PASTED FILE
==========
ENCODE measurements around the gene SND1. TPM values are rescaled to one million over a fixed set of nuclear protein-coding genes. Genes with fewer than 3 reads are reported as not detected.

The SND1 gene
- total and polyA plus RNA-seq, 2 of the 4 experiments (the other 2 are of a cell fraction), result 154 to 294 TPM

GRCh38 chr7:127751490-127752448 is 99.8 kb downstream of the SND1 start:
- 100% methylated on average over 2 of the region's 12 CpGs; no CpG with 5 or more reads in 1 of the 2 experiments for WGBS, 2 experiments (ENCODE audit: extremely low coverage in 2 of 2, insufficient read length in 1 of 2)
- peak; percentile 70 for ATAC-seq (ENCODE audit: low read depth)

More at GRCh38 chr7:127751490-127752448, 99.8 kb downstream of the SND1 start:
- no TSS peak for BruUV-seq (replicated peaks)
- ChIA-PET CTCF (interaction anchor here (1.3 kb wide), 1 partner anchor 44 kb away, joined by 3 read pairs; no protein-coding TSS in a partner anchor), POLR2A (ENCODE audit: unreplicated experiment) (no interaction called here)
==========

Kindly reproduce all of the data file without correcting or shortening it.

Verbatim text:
ENCODE measurements around the gene SND1. TPM values are rescaled to one million over a fixed set of nuclear protein-coding genes. Genes with fewer than 3 reads are reported as not detected.

The SND1 gene
- total and polyA plus RNA-seq, 2 of the 4 experiments (the other 2 are of a cell fraction), result 154 to 294 TPM

GRCh38 chr7:127751490-127752448 is 99.8 kb downstream of the SND1 start:
- 100% methylated on average over 2 of the region's 12 CpGs; no CpG with 5 or more reads in 1 of the 2 experiments for WGBS, 2 experiments (ENCODE audit: extremely low coverage in 2 of 2, insufficient read length in 1 of 2)
- peak; percentile 70 for ATAC-seq (ENCODE audit: low read depth)

More at GRCh38 chr7:127751490-127752448, 99.8 kb downstream of the SND1 start:
- no TSS peak for BruUV-seq (replicated peaks)
- ChIA-PET CTCF (interaction anchor here (1.3 kb wide), 1 partner anchor 44 kb away, joined by 3 read pairs; no protein-coding TSS in a partner anchor), POLR2A (ENCODE audit: unreplicated experiment) (no interaction called here)